Who would have thought one day that video games would become an essential showcase for the fashion world?
Designers and luxury brands have made it their new playground for presenting their collections and shaking up the public’s buying habits. And it’s a gambit that seems to be paying off, given the impact of these new technologies on a target group that is nevertheless difficult to win over: Gen Z.
It’s a phenomenon that is impossible to miss. Presented on catwalks just a few months ago, the collections of top fashion houses are now being unveiled — at least some of them — within video games, while some brands are even collaborating directly with industry giants to allow gamers to dress their avatars in looks from the latest on-trend collections. And the success of these operations suggests that the trend will continue to spread at high speed in the world of ready-to-wear.
According to global shopping platform Lyst’s Digital Fashion Report, conducted in partnership with virtual fashion house The Fabricant, the impact of these new technologies has been significant on searches conducted by internet users in recent months. For example, searches for Balenciaga pieces increased by 41% on Lyst just 48 hours after the presentation of the house’s Fall-Winter 2021 collection via the video game “Afterworld: The Age of Tomorrow.”
The same is true for searches for Burberry’s TB Monogram collection (+32%), which jumped after the presentation of the “B Surf” game featuring pieces designed by the British house. Consumers also seem to have appreciated the presentation of Gucci’s circular fashion line, Off The Grid, in “Sims 4,” as searches for pieces from the Italian house took off by 82% in the following days.
In mainland China, players of a mobile game called Honor of Kings can dress the game’s heroine Yao in two Burberry skins exclusively designed by Riccardo Tischi himself.
The advent of virtual influencers
Another trend not to be overlooked is the spectacular success that virtual models and influencers are enjoying. They may just be avatars, but they manage to draw crowds and accumulate up to several million followers on social networks. It’s a phenomenon that isn’t exactly new as the brand Forever 21 was already experimenting with hologram models in 2011, while Olivier Rousteing, creative director of Balmain, presented a campaign worn by virtual models Margot, Zhi, and Shudu Gram in 2018.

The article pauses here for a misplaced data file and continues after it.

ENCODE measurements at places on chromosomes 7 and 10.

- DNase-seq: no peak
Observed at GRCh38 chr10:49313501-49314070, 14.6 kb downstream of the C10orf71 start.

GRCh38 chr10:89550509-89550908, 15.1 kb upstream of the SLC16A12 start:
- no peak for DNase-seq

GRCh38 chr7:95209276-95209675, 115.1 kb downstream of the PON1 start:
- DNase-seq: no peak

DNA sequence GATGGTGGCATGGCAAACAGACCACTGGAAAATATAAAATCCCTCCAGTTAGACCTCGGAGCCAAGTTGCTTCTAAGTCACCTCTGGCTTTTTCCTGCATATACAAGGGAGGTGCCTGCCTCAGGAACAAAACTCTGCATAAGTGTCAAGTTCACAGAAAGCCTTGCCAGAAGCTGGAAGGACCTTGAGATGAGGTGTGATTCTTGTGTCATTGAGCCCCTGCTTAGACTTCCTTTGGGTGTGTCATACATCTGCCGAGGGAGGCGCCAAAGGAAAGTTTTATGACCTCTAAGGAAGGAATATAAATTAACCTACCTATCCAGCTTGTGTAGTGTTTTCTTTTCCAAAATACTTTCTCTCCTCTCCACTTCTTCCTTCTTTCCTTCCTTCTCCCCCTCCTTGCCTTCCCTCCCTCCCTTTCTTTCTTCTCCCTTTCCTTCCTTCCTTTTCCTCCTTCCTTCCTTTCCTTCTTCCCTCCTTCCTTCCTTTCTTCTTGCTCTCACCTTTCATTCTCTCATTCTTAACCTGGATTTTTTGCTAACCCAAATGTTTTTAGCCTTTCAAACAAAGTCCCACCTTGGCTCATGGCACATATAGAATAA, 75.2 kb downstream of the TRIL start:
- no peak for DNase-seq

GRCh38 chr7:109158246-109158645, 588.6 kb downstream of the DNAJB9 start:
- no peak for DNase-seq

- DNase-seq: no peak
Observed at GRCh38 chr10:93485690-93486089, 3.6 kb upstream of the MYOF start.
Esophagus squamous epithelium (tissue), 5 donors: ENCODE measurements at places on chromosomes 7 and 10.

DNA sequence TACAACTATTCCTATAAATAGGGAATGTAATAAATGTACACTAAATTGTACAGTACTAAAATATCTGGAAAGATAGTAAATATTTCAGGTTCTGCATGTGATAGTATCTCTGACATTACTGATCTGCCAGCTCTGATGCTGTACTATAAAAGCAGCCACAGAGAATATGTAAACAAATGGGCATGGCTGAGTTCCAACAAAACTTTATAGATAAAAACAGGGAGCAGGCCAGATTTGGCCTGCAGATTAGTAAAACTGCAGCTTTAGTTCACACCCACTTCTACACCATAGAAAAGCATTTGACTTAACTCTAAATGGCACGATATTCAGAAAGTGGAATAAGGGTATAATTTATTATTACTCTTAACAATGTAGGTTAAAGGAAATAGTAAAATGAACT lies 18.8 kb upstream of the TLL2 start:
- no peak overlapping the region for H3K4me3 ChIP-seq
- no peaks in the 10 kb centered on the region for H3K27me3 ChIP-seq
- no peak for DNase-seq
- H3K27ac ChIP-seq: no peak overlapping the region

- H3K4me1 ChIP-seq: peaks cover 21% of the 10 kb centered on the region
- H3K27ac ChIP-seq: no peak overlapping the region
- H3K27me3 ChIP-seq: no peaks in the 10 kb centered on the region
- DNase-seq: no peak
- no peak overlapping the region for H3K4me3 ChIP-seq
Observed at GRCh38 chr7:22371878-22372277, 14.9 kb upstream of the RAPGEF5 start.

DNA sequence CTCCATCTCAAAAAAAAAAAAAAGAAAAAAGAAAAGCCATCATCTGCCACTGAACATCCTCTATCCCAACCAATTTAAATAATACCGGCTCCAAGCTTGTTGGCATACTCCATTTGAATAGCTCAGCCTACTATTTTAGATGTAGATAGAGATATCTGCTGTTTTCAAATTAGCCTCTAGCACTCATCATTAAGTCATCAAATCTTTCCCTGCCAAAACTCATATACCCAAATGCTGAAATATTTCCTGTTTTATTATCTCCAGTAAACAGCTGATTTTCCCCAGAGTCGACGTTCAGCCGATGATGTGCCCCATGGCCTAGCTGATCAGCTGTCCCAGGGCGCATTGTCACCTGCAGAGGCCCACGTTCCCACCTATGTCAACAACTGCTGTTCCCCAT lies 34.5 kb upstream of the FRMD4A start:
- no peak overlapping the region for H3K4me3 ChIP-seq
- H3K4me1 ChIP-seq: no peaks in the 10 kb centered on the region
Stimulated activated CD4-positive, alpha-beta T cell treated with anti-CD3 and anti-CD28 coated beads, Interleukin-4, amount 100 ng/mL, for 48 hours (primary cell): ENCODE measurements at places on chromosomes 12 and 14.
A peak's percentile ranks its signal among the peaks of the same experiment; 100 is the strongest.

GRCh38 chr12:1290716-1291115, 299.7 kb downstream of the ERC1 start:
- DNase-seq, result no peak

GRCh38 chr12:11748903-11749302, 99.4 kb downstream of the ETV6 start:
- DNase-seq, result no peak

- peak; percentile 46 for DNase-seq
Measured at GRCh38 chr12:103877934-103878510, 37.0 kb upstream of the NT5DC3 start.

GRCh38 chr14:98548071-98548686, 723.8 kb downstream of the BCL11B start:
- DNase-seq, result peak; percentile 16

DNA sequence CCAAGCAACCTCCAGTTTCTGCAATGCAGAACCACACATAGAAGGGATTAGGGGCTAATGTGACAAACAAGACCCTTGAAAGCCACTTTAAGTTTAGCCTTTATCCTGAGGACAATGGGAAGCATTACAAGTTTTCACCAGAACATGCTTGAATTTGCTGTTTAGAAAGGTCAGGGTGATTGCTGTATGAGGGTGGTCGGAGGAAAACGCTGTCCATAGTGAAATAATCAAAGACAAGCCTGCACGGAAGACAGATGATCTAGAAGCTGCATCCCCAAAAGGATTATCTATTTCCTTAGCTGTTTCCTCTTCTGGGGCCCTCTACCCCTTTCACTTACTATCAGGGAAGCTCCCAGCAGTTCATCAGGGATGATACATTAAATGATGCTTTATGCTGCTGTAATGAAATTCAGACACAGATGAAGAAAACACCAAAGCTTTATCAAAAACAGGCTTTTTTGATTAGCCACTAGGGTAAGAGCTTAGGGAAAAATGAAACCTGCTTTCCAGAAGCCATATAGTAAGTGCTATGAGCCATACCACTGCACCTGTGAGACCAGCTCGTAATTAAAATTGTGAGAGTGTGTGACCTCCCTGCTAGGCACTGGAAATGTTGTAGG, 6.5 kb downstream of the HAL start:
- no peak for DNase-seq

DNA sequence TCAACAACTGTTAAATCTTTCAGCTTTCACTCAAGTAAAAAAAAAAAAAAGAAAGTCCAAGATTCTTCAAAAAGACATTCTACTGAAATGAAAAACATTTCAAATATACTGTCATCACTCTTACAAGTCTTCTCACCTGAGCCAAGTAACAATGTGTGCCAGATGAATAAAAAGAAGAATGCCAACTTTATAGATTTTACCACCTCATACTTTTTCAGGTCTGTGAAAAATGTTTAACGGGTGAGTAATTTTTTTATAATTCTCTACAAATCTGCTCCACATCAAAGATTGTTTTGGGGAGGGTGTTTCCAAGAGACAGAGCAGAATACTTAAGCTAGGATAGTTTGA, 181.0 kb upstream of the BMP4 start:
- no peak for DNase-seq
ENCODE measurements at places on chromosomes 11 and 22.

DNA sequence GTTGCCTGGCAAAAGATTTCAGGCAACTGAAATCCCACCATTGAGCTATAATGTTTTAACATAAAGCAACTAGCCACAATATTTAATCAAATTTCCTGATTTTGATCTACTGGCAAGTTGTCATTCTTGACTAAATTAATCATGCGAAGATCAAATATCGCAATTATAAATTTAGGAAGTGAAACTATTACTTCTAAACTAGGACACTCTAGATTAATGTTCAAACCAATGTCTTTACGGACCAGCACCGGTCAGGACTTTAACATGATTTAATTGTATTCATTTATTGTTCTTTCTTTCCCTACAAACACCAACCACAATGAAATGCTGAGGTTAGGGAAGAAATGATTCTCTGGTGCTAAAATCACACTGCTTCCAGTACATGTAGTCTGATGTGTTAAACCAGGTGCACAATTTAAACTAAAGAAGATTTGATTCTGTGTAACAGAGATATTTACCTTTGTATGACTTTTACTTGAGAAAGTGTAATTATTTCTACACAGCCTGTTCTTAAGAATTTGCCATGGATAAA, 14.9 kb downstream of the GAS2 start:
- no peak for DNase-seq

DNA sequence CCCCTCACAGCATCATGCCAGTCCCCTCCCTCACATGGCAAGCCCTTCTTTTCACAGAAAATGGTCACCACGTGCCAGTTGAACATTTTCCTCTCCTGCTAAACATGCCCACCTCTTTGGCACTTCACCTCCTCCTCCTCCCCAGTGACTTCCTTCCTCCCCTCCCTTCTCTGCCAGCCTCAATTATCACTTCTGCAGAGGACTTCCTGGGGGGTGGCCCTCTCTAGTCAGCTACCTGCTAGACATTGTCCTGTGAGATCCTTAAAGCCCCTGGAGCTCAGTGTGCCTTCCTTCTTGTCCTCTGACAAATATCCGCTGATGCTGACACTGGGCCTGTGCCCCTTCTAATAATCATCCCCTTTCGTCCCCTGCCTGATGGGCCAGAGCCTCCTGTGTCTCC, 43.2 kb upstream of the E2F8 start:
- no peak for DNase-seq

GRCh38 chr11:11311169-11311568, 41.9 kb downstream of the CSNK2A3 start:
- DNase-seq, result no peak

Virtual influencer Lil Miquela is now leading the way with her 3 million followers on Instagram. The Digital Fashion Report tells us that searches for the Moncler x Rick Owens Tonopah down jacket increased by 43% in December following the release of the digital magazine Euphoria where she appeared on the cover. But she’s not the only one, influencers like Noonoouri (374,000 followers) and Imma Gram (331,000 followers) can also boast of being highly sought after among the fashion crowd. A real achievement for these virtual girls.
Can new technologies help boost sustainability?
As fashion is currently undergoing a major transformation, one might wonder how virtual reality, avatars, or even video games can be used to reduce the impact of one of the most polluting industries on the planet. The frontier between real and digital could play a part, and allow consumers to wear the most extravagant outfits without harming the environment for a second.
“From The Fabricant’s perspective, we are building our business for a future where physical fashion becomes utilitarian in response to our planetary circumstances and the need to preserve natural resources, but the digital environment is where we will let our fashion imaginations run wild. In a non-physical world where all things are possible, we can boldly express ourselves without limitations or boundaries,” outlines Michaela Larosse, Head of Content & Strategy, The Fabricant.
Between science fiction and reality, there seems to be just a thin line.
The Digital Fashion Report combines quantitative data – including search data from more than 100 million annual shoppers on Lyst, Google data, social media and press mentions over a 12-month period — with qualitative information, obtained through commentary and short interviews with industry experts at Lyst and The Fabricant.
Consult the full report here.
(Main and featured image: Gucci)
This story was published via AFP Relaxnews.